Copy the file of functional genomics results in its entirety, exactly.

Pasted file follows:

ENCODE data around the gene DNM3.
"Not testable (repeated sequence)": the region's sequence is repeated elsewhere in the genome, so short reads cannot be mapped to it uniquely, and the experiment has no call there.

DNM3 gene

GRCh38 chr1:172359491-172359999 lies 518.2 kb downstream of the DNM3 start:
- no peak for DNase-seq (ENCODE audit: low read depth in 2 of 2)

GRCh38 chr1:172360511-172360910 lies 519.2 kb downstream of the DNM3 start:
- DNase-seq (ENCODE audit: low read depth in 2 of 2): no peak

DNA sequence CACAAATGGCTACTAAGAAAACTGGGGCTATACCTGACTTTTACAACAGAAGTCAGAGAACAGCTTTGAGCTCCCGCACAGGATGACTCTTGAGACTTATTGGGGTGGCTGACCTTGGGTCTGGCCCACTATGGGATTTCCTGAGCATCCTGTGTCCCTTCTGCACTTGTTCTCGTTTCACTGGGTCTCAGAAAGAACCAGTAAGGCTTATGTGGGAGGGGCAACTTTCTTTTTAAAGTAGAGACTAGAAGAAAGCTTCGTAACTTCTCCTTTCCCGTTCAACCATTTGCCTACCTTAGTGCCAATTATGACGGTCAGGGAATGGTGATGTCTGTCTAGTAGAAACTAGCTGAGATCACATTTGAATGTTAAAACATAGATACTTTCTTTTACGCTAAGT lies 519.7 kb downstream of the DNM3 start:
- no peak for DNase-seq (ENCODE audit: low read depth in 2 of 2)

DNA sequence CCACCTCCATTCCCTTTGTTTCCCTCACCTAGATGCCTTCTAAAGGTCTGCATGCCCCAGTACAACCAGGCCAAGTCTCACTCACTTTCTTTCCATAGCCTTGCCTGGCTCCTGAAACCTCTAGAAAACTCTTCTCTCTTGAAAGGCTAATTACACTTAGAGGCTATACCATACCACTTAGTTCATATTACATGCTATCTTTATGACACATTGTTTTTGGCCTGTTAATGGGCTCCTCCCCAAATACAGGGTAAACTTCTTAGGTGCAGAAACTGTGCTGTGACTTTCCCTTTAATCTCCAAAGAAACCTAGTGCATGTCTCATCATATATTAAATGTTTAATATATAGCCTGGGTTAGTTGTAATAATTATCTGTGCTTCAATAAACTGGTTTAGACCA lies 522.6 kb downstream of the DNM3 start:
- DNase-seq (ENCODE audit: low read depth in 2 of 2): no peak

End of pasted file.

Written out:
ENCODE data around the gene DNM3.
"Not testable (repeated sequence)": the region's sequence is repeated elsewhere in the genome, so short reads cannot be mapped to it uniquely, and the experiment has no call there.

DNM3 gene

GRCh38 chr1:172359491-172359999 lies 518.2 kb downstream of the DNM3 start:
- no peak for DNase-seq (ENCODE audit: low read depth in 2 of 2)

GRCh38 chr1:172360511-172360910 lies 519.2 kb downstream of the DNM3 start:
- DNase-seq (ENCODE audit: low read depth in 2 of 2): no peak

DNA sequence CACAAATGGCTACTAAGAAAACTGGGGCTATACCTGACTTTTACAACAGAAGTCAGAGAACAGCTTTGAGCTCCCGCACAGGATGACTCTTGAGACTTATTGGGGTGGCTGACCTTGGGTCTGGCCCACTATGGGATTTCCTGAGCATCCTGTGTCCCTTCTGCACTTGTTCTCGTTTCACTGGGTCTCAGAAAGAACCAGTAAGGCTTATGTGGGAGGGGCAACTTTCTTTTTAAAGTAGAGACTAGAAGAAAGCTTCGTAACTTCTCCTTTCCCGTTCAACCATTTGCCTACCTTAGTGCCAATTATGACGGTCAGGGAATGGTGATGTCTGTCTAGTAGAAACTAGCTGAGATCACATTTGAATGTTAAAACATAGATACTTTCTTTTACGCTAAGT lies 519.7 kb downstream of the DNM3 start:
- no peak for DNase-seq (ENCODE audit: low read depth in 2 of 2)

DNA sequence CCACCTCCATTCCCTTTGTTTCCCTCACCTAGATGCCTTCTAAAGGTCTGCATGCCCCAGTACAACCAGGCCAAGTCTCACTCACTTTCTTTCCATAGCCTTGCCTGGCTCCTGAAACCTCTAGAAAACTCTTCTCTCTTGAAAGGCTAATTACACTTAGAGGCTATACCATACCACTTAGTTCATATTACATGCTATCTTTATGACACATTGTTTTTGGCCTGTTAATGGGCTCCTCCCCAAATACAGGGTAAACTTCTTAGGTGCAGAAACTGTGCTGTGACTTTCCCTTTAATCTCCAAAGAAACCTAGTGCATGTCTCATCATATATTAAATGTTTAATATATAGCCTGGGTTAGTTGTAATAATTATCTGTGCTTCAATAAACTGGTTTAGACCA lies 522.6 kb downstream of the DNM3 start:
- DNase-seq (ENCODE audit: low read depth in 2 of 2): no peak